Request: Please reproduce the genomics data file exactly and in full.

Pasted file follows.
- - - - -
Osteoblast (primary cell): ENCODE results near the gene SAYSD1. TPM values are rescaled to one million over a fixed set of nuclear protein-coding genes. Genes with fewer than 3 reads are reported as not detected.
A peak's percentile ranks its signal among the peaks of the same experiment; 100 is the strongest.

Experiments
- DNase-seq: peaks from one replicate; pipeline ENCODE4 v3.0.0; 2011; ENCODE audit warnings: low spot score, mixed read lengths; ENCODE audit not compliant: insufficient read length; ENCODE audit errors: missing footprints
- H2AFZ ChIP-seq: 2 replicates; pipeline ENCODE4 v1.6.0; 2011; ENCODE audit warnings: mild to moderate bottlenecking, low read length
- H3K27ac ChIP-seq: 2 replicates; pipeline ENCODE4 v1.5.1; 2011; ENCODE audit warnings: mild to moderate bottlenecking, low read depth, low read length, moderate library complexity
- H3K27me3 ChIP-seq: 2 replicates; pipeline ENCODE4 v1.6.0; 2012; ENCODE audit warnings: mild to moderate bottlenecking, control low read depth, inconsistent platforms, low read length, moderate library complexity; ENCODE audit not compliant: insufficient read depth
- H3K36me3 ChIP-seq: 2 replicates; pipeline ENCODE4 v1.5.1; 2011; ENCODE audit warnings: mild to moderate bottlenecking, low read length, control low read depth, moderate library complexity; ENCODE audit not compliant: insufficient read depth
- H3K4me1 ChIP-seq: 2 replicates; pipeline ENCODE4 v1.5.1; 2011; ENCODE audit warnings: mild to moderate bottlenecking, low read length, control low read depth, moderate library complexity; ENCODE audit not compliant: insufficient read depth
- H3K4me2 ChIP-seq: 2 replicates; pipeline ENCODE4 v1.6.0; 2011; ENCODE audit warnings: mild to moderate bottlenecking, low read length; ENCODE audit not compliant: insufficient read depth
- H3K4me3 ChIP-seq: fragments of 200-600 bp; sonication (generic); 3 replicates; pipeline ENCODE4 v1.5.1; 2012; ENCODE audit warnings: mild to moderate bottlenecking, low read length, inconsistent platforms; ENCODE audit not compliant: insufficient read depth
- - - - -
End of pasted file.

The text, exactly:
Osteoblast (primary cell): ENCODE results near the gene SAYSD1. TPM values are rescaled to one million over a fixed set of nuclear protein-coding genes. Genes with fewer than 3 reads are reported as not detected.
A peak's percentile ranks its signal among the peaks of the same experiment; 100 is the strongest.

Experiments
- DNase-seq: peaks from one replicate; pipeline ENCODE4 v3.0.0; 2011; ENCODE audit warnings: low spot score, mixed read lengths; ENCODE audit not compliant: insufficient read length; ENCODE audit errors: missing footprints
- H2AFZ ChIP-seq: 2 replicates; pipeline ENCODE4 v1.6.0; 2011; ENCODE audit warnings: mild to moderate bottlenecking, low read length
- H3K27ac ChIP-seq: 2 replicates; pipeline ENCODE4 v1.5.1; 2011; ENCODE audit warnings: mild to moderate bottlenecking, low read depth, low read length, moderate library complexity
- H3K27me3 ChIP-seq: 2 replicates; pipeline ENCODE4 v1.6.0; 2012; ENCODE audit warnings: mild to moderate bottlenecking, control low read depth, inconsistent platforms, low read length, moderate library complexity; ENCODE audit not compliant: insufficient read depth
- H3K36me3 ChIP-seq: 2 replicates; pipeline ENCODE4 v1.5.1; 2011; ENCODE audit warnings: mild to moderate bottlenecking, low read length, control low read depth, moderate library complexity; ENCODE audit not compliant: insufficient read depth
- H3K4me1 ChIP-seq: 2 replicates; pipeline ENCODE4 v1.5.1; 2011; ENCODE audit warnings: mild to moderate bottlenecking, low read length, control low read depth, moderate library complexity; ENCODE audit not compliant: insufficient read depth
- H3K4me2 ChIP-seq: 2 replicates; pipeline ENCODE4 v1.6.0; 2011; ENCODE audit warnings: mild to moderate bottlenecking, low read length; ENCODE audit not compliant: insufficient read depth
- H3K4me3 ChIP-seq: fragments of 200-600 bp; sonication (generic); 3 replicates; pipeline ENCODE4 v1.5.1; 2012; ENCODE audit warnings: mild to moderate bottlenecking, low read length, inconsistent platforms; ENCODE audit not compliant: insufficient read depth